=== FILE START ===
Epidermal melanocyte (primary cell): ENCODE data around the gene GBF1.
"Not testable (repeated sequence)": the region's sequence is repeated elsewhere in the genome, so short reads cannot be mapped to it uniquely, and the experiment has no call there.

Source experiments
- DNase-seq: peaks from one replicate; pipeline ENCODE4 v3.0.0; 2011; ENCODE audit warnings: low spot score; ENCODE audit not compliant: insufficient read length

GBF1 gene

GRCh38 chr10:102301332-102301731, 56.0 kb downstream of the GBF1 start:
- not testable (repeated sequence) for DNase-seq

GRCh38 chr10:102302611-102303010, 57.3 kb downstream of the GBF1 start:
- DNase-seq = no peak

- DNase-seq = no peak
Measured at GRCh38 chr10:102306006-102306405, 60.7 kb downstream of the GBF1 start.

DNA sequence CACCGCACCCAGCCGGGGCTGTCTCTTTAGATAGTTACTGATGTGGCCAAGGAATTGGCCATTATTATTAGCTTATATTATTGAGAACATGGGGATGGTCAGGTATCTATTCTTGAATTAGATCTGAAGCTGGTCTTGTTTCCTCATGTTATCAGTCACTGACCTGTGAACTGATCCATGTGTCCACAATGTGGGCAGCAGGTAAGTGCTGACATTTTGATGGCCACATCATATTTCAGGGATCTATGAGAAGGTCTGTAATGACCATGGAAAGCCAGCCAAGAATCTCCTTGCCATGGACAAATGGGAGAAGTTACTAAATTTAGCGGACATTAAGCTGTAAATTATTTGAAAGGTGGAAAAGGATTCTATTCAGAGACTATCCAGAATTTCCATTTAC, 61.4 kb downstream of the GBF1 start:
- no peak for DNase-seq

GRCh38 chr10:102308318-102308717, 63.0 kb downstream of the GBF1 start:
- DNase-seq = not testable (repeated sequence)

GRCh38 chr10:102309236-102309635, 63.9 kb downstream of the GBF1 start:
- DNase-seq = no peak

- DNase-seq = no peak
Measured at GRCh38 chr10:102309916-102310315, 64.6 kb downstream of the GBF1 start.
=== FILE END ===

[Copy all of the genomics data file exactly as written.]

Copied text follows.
Epidermal melanocyte (primary cell): ENCODE data around the gene GBF1.
"Not testable (repeated sequence)": the region's sequence is repeated elsewhere in the genome, so short reads cannot be mapped to it uniquely, and the experiment has no call there.

Source experiments
- DNase-seq: peaks from one replicate; pipeline ENCODE4 v3.0.0; 2011; ENCODE audit warnings: low spot score; ENCODE audit not compliant: insufficient read length

GBF1 gene

GRCh38 chr10:102301332-102301731, 56.0 kb downstream of the GBF1 start:
- not testable (repeated sequence) for DNase-seq

GRCh38 chr10:102302611-102303010, 57.3 kb downstream of the GBF1 start:
- DNase-seq = no peak

- DNase-seq = no peak
Measured at GRCh38 chr10:102306006-102306405, 60.7 kb downstream of the GBF1 start.

DNA sequence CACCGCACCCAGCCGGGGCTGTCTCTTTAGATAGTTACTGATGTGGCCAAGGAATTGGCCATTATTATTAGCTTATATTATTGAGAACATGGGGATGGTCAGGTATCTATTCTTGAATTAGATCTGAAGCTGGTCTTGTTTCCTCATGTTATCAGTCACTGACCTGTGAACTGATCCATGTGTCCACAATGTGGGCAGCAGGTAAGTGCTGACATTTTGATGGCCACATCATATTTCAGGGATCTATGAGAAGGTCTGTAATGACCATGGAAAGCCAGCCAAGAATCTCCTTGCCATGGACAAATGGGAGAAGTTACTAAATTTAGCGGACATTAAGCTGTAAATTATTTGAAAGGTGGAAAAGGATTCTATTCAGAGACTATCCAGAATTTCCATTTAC, 61.4 kb downstream of the GBF1 start:
- no peak for DNase-seq

GRCh38 chr10:102308318-102308717, 63.0 kb downstream of the GBF1 start:
- DNase-seq = not testable (repeated sequence)

GRCh38 chr10:102309236-102309635, 63.9 kb downstream of the GBF1 start:
- DNase-seq = no peak

- DNase-seq = no peak
Measured at GRCh38 chr10:102309916-102310315, 64.6 kb downstream of the GBF1 start.